Letter: Fluoride’s ‘questionable benefit’ | AspenTimes.com

Letter: Fluoride’s ‘questionable benefit’

The Snowmass water board is to be congratulated for its courage in its recent decision to eliminate the addition of chemical fluoride from its municipal water supply. Recent letters to the local papers have condemned the board for this action, but the board needs to be defended and praised for making this progressive stand.

Various dental associations have put forth a lot of money and propaganda to garnish support for the pro-fluoride position for 65 years. These are the same people who put mercury in your teeth for the past 100 years and told you it was safe. Why should they have any credibility regarding toxic metals and safety? Natural fluoride is sodium fluoride that occurs in the water, not an industrial waste product from the aluminum and pesticide manufacturing industries. They are not the same!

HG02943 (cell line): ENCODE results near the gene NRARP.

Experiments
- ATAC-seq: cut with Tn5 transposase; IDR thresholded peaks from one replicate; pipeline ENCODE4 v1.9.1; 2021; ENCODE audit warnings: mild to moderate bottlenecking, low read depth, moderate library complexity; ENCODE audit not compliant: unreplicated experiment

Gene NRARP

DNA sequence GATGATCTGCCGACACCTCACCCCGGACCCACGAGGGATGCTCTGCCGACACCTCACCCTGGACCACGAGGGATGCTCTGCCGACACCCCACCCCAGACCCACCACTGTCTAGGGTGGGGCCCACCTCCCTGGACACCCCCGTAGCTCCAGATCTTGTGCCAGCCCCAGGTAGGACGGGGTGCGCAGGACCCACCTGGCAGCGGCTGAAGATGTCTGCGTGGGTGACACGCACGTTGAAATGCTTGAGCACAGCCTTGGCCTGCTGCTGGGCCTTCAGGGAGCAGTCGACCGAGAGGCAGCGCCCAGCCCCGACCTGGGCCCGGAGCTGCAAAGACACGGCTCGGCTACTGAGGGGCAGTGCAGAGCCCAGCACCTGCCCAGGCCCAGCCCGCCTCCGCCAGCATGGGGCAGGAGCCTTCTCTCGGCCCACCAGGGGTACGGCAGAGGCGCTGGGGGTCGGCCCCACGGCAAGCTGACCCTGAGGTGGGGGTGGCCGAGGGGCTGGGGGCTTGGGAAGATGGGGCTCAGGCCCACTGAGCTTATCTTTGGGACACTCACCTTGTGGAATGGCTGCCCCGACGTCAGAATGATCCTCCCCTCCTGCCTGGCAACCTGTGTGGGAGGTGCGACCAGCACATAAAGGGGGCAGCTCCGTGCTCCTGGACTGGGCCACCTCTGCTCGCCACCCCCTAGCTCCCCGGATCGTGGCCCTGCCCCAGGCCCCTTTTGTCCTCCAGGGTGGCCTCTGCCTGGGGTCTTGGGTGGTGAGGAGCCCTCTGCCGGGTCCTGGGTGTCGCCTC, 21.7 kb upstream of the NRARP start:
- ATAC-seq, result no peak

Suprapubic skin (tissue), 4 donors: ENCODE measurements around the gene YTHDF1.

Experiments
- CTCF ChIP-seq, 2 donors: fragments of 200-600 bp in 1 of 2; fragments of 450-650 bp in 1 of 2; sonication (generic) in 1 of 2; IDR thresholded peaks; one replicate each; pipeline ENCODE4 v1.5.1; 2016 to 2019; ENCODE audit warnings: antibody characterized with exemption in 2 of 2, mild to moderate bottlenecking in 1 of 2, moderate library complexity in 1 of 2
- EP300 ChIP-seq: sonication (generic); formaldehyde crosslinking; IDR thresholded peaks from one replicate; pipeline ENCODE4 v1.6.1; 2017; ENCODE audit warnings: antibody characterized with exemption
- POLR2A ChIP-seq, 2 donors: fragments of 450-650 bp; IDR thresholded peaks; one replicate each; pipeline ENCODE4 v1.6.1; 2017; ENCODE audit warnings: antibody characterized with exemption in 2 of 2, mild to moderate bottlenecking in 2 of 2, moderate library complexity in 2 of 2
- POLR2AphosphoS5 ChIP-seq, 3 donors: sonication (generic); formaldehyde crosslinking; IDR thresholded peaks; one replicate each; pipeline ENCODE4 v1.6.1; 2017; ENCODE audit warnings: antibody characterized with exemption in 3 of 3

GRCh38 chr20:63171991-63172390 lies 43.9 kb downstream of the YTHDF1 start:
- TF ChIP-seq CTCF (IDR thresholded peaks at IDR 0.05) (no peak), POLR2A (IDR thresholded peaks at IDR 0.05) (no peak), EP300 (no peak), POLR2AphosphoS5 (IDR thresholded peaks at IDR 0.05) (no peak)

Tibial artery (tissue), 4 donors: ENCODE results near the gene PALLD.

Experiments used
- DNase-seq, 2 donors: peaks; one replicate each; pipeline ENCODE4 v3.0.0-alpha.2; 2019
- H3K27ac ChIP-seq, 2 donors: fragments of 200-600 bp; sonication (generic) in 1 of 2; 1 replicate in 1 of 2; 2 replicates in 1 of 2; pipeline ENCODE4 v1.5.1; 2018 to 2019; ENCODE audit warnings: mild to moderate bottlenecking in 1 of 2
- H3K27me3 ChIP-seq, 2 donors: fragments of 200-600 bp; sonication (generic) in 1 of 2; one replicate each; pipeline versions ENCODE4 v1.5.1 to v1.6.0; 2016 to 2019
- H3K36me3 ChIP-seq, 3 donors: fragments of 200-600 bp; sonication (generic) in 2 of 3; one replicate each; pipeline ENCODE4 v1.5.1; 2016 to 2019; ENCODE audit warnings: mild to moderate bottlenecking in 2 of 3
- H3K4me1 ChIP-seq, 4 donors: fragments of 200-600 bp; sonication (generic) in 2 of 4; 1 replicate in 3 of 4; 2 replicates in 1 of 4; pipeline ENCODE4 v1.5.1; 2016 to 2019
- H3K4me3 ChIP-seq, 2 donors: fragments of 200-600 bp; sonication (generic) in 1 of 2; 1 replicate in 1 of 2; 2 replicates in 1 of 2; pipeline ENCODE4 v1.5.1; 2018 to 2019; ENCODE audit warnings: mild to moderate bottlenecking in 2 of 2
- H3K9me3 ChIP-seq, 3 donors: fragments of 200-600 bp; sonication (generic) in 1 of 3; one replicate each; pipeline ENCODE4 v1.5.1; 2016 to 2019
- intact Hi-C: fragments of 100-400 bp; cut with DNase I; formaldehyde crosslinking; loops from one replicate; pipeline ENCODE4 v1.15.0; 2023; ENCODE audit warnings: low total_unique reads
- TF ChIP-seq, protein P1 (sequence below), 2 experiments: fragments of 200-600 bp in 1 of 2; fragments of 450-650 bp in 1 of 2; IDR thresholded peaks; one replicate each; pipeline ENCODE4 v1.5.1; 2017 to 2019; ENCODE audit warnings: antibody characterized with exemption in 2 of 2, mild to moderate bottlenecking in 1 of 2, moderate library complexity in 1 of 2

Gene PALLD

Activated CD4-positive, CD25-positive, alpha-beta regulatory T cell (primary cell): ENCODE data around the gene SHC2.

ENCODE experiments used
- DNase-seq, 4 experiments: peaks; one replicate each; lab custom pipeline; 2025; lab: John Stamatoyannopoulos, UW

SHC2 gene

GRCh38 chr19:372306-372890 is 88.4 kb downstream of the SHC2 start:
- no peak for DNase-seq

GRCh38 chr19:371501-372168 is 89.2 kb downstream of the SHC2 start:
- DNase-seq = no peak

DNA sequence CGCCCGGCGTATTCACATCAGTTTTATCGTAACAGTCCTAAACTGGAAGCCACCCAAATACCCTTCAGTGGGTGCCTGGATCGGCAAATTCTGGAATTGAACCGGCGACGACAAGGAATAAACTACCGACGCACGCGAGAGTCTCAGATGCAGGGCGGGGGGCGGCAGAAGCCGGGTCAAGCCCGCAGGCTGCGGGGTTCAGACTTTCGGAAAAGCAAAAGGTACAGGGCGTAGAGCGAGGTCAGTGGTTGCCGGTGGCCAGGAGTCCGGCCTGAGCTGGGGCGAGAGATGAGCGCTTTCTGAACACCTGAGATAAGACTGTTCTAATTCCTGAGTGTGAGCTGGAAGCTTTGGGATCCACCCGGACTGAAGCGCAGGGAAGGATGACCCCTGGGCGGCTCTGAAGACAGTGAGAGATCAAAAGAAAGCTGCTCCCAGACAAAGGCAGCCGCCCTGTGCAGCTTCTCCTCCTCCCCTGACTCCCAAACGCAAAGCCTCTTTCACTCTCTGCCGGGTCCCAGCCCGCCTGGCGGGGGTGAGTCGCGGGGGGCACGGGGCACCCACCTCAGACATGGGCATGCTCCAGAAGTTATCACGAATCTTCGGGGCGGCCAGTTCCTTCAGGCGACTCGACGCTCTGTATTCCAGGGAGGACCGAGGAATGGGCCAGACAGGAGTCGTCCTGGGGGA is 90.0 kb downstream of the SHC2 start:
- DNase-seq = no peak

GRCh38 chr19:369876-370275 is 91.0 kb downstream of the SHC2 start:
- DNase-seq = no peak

Many studies, not supported by the dental-dominated groups, show that there is an extreme degree of controversy about whether fluoridated areas actually have less childhood cavities than non-fluoridated areas. Dental fluorosis is not just a discoloration of teeth. It represents a deterioration that will eventually turn the teeth brittle and subject them to breaking. It also causes a brittleness in bones and subjects them to eventual osteoporosis and skeletal fluorosis in time.

Chlorine added to water will outgas in a reasonable amount of time; fluoride will not. We have a very decent amount of natural sodium fluoride in our local water, and people receive a lot extra by consuming foods, soups, drinks, etc., that are made with fluoridated water. In addition, many fluoride treatments are available over the counter or from the dentist for anyone desiring them for their children. There is no need to add more to the water.

Most of Western Europe does not add fluoride to its water, including Belgium, Denmark, Sweden, the Netherlands and Germany, which rejected the practice because the recommended dosage of 1ppm was “too close to the dose at which long-term damage to the human body is to be expected.”

The bottom line is: Why should the public water supply be used as a compulsory mass medication of the entire population for a noncontagious issue with a questionable benefit for only a small percentage of that population?

Dr. Rob Krakovitz

Aspen


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